Graham is not the first tight end to contest his positional restraint, nor will he be the last. It's not just that Graham's side is sure to appeal Burbank's ruling; Davis also wants a long-term deal and will be sure to use the same value versus position debate. And as's Greg Bedard reported in 2012 when he was with the Boston Globe, the salary scuffle between the Packers and tight end Jermichael Finley brought these issues to bear. Finley wanted to be paid as a receiver, and the Packers obviously disagreed. They split the difference with a two-year, $15 million contract, and Finley unfortunately suffered a severe neck injury in October 2013. He is still trying to get back in the league, but as his agent, Blake Baratz said in 2012, the larger issue was (and is) how the new tight end position will be valued. According to Football Outsiders' metrics, Finley led all tight ends in 2011 with 152 snaps out wide -- almost twice what Graham (78) had that season.

As a result, Baratz was ready to go to the mattresses and risk a hearing like the one Graham just lost before the Packers quieted that drama with the new deal.

“We looked very heavily into it,” Baratz told Bedard. “I could see an arbitrator looking at it a lot of different ways. The team is going to argue it doesn’t matter where the guy lines up and what he does, he’s a tight end. Our argument was, when you make an argument on where they are lining up, what kind of stance they’re in, whether they’re running routes and the percentages that Jermichael was doing that. To me, that’s no different than if Wes Welker is in the slot or [Packers receiver] James Jones is in the slot.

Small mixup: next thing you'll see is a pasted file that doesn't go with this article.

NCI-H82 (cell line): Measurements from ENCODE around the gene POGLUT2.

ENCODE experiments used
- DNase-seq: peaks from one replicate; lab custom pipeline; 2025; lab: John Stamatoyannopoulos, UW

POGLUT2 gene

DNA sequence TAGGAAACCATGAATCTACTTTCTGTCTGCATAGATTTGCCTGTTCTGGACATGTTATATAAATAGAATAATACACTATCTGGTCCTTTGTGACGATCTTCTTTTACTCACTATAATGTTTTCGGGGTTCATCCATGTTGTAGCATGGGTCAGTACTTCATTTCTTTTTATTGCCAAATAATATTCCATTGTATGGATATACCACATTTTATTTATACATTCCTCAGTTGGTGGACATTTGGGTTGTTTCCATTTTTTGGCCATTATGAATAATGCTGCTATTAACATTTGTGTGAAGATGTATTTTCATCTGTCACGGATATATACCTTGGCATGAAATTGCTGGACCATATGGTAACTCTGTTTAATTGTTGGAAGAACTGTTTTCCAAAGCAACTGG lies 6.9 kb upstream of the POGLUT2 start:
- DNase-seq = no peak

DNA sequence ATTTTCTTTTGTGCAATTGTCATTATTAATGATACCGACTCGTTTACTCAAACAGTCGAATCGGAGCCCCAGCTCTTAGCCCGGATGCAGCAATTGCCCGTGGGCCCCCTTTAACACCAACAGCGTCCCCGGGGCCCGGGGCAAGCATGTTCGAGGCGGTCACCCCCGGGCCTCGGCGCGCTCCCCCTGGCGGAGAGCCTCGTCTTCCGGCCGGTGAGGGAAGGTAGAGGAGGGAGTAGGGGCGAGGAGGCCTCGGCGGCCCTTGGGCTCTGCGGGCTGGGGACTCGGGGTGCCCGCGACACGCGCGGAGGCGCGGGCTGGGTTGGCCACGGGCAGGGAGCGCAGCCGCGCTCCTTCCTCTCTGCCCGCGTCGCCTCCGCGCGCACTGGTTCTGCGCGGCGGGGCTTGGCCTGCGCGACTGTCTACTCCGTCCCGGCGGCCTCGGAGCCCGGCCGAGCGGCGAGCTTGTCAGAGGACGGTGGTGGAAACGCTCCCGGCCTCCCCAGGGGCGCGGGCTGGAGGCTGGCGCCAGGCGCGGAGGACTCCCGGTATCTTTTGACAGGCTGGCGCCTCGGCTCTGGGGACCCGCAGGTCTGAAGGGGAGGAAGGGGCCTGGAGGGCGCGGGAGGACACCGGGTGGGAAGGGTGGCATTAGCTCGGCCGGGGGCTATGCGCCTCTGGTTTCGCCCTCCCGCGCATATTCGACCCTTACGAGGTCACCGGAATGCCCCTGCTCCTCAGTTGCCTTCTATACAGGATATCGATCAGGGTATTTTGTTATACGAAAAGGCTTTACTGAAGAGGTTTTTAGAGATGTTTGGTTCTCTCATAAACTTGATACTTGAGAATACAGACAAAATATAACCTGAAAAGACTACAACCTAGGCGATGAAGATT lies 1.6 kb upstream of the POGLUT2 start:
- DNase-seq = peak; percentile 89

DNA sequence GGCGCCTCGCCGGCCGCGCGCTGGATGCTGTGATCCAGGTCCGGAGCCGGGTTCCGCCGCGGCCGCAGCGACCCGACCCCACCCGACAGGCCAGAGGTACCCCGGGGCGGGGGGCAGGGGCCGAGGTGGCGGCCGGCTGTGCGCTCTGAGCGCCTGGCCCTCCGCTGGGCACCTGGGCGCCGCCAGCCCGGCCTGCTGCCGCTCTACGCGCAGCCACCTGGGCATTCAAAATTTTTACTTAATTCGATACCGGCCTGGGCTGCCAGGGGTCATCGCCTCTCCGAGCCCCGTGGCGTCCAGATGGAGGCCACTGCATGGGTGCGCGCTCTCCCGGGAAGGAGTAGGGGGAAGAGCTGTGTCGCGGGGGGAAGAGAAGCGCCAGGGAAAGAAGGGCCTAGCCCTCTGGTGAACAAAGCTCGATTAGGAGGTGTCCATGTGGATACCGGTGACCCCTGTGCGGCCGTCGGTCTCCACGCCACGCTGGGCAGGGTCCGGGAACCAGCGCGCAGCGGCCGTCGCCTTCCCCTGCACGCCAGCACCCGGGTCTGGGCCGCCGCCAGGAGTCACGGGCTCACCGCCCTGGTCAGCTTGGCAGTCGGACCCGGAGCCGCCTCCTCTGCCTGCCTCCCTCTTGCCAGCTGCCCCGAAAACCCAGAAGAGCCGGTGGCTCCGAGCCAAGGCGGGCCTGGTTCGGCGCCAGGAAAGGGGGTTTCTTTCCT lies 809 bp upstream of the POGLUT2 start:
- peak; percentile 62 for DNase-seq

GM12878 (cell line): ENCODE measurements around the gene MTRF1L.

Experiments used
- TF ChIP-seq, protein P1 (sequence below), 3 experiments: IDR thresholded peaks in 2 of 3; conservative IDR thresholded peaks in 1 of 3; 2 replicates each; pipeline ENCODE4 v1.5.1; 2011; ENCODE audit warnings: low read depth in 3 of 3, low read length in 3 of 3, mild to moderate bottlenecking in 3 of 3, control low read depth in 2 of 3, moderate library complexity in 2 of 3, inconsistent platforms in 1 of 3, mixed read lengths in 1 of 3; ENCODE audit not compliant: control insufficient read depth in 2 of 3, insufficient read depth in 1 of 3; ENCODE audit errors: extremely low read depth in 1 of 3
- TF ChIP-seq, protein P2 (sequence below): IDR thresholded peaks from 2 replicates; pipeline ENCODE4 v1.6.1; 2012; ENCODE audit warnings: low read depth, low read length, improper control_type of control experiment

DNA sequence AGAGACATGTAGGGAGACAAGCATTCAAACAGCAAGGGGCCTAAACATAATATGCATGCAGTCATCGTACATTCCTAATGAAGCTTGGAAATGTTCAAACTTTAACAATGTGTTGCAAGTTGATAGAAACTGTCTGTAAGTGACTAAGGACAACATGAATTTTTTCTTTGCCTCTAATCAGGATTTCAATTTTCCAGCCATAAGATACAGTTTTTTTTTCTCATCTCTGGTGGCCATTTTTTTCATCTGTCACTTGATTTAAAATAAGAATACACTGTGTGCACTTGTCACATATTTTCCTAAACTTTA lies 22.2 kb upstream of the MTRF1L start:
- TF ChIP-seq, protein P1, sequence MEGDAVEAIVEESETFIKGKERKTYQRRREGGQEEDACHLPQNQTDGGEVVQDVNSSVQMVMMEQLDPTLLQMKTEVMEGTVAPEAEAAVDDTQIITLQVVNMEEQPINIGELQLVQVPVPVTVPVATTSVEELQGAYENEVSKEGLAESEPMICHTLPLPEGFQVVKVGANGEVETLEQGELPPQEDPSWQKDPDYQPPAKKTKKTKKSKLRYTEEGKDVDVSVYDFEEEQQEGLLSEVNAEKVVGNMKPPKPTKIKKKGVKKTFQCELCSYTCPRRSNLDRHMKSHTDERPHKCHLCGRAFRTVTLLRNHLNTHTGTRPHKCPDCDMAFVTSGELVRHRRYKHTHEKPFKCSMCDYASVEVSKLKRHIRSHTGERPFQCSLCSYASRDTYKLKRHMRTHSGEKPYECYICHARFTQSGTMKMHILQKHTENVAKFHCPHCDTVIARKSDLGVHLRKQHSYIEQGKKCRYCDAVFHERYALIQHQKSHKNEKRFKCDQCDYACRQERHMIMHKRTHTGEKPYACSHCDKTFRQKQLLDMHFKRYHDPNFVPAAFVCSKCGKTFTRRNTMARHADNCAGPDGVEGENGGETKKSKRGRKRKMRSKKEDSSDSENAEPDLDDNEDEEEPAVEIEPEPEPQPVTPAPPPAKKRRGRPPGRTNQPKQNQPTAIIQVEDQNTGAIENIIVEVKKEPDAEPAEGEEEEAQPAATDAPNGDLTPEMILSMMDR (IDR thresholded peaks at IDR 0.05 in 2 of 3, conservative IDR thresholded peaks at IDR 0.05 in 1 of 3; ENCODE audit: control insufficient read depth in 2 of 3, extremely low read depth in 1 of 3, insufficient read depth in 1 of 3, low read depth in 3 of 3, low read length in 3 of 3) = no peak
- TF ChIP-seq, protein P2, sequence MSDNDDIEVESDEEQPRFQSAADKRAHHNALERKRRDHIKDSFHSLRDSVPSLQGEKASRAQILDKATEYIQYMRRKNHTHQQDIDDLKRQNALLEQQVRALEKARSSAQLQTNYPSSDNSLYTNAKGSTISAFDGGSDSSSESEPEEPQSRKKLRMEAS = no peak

“The team’s going to say he was a tight end in college, he sits in the tight end meeting room, and he’s a tight end in the media guide, and on websites he’s a tight end. That’s all great, but our argument was what’s the definition of a tight end? To us, [that] says he plays tight to the end, which is the traditional definition.”

In an era when specialization is more important than ever in the NFL, the league gained a minor reprieve with Burbank's decision in the Graham case. This issue is not over, nor will it be for other hybrid positions -- defensive ends who line up frequently at tackle, running backs who are often split wide, and safeties who play slot cornerback a certain percentage of the time.

In the larger, more overarching sense, the NFL and NFLPA have work to do so that players with unique and multiple value are justly compensated for the value they bring to their teams.